In Paris, Pitt finds his counselor in the form of Antonio Banderas, who appears to have been a big deal in his day but now hosts a lame television show -- metaphorically speaking, of course. Banderas tells Pitt, "You have to be powerful, beautiful and have no regrets." (Is he referring to Sharon Stone?) Being a show-biz veteran, Banderas has the good sense to can the child actor, cancel the TV show and jump-start his career with the new hot star, Pitt. Although coming very close to kissing Banderas, Pitt won't have this has-been riding his coattails. So, he's off yet again, this time to America.

Back home, Pitt catches a foul aroma only celebrities can smell -- the scent of a dead career. He follows the stench to find Cruise in the Jon Voight Home of Former Leading Men. Cruise pathetically recalls his salad days, forcing Pitt to flee because failed stardom is catchy. Still somewhat of an ingenue when it comes to fame management, Pitt fails to take into account the possibility of the ever-elusive comeback. Too bad Travolta wasn't around to tip him off. Interview ends on the hopeful note that anyone can return to glory once more -- Kevin Costner, Burt Reynolds, The Two Coreys... (well, maybe not anyone.)

While there are plenty of films about celebrities -- Sunset Boulevard, A Star Is Born -- none get deeper in the skin, or more inside the head, of the immortal superstar than Jordan's Interview With the Vampire.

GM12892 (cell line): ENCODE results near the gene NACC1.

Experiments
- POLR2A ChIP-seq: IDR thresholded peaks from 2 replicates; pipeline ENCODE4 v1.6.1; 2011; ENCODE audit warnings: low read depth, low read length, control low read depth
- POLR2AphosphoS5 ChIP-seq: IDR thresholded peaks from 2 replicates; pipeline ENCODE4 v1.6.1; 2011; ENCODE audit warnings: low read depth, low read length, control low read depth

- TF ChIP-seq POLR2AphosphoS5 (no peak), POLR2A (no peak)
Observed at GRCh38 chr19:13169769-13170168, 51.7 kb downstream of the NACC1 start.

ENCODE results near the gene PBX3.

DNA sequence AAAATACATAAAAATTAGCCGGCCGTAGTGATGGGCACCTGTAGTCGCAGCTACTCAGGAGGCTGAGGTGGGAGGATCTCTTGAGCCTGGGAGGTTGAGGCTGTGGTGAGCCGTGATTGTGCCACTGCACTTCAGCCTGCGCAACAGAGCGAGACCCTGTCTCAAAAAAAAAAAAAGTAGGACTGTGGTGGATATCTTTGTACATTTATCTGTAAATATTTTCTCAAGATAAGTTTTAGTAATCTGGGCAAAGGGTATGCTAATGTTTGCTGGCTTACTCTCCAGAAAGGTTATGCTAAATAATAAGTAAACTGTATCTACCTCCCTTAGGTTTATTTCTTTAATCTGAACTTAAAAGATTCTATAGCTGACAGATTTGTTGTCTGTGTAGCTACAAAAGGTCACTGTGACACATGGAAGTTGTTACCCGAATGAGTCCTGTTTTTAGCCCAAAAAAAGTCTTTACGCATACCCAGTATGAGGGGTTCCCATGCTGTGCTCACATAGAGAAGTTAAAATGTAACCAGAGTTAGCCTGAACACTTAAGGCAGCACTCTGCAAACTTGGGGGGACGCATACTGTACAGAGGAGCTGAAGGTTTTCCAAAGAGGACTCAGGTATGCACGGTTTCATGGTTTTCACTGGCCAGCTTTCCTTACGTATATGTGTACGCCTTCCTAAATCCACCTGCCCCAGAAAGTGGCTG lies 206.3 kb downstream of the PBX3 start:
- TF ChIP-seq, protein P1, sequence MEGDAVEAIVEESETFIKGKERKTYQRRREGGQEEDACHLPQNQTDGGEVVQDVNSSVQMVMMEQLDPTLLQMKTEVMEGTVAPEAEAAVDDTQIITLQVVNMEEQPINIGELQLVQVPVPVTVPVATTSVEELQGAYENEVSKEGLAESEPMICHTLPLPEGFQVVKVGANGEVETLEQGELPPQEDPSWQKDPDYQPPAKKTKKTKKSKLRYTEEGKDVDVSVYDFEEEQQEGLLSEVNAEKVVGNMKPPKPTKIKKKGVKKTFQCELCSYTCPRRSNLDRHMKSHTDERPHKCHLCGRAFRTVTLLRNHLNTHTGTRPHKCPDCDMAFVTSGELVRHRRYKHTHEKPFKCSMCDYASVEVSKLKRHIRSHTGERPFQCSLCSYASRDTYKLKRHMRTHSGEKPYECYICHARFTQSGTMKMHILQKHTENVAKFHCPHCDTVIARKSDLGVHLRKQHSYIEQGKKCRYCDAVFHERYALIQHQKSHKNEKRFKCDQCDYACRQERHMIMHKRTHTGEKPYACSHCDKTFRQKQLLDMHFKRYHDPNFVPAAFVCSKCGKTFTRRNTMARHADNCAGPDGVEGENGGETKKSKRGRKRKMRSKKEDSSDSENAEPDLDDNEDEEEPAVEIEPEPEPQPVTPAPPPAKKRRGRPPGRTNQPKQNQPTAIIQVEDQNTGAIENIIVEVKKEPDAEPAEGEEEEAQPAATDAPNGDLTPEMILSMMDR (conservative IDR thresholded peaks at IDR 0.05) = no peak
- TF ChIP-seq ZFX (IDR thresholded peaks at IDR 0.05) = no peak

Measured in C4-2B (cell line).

Monday, July 13, 2009

Lange's delicious film debut had everyone believing the real talent belonged to a giant furry mechanical paw.

When the now almost-revered Jessica Lange made her screen debut in the 1976 remake of King Kong, critics judged her without benefit of having seen her as Frances, or even as the blonde tootsie in Tootsie, wrote her off as just another pretty --- and pretty bad --- starlet. Not one of them noticed that she was playing just another pretty --- and pretty bad --- starlet. Lange did not suddenly acquire talent during the making of her later films; she had merely been so convincing as an untalented airhead in King Kong that people thought she wasn't acting at all. The accomplishment's all the more impressive in view of the fact that Lange had only an empty special effects screen (and a giant paw) to play off.